One morning in April 1938, 27-year-old DuPont chemist Roy J. Plunkett cracked open the valve of a pressurized canister containing tetrafluoroethylene (TFE) gas in preparation for an experiment. Much to his irritation, the canister that he had filled the night before appeared to be empty. His assignment had been to find a replacement for the refrigerant Freon 114, on which Frigidaire currently held a monopoly. To conduct his scheduled experiment that morning, he needed to release some TFE into a heated chamber and then spray in hydrochloric acid.
Stephanie Kwolek invented one of the world’s most versatile materials, and a new branch of polymer chemistry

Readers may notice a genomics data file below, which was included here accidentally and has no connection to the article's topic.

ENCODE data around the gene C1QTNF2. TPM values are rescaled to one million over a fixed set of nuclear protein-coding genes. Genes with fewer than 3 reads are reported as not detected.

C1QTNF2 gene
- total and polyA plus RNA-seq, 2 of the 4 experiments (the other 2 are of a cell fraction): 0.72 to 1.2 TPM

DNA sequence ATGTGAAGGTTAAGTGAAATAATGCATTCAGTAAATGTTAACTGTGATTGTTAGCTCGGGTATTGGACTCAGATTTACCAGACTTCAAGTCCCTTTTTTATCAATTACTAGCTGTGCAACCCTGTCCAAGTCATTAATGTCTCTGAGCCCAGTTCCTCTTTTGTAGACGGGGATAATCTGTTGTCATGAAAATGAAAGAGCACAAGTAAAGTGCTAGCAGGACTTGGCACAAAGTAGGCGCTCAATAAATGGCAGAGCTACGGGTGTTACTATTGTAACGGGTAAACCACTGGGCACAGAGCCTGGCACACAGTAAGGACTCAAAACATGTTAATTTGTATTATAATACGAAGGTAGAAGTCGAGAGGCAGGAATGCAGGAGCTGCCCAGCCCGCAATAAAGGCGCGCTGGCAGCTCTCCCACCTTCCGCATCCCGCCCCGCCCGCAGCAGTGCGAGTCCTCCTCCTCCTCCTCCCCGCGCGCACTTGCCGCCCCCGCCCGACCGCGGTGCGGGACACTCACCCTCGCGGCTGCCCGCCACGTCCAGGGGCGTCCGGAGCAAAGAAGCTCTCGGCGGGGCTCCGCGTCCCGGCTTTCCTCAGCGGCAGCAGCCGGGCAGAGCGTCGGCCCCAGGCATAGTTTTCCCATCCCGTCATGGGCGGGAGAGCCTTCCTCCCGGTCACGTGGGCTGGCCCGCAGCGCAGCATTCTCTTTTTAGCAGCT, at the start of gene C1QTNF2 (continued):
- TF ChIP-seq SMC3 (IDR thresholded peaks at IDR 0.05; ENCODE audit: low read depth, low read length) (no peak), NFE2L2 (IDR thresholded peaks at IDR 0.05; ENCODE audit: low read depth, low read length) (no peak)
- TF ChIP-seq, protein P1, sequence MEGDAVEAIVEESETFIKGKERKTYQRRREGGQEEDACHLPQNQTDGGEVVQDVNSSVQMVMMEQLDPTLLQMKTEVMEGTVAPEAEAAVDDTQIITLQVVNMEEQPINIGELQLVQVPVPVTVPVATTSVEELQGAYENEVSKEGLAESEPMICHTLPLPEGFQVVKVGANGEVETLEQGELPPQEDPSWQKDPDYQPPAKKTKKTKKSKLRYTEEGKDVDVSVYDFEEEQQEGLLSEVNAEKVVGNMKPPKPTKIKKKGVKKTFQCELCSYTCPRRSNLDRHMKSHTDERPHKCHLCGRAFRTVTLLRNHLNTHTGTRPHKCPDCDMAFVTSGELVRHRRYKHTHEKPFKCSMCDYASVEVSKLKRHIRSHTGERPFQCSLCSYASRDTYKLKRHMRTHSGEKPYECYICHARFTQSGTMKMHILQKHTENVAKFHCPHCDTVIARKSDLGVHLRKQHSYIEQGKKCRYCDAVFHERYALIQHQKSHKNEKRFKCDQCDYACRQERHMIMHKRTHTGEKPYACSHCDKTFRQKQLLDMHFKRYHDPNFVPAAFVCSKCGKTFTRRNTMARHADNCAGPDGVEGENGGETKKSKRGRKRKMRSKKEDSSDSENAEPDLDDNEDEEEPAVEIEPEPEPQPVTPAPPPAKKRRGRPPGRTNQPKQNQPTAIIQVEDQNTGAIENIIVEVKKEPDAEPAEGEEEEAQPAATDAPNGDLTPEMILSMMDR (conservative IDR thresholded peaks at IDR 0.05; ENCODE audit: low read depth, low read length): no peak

Just after World War II ended, Stephanie Louise Kwolek tucked her new chemistry degree from the Carnegie Institute of Technology under her arm and—because she couldn’t afford medical school—took a research job at DuPont’s textile fibers department in Buffalo. Although she faced many challenges as one of the few women in chemical research, she liked the work so much that she soon dropped her plans to become a doctor. Two decades later she would invent Kevlar, one of the world’s most versatile materials, and along with it a new branch of polymer chemistry.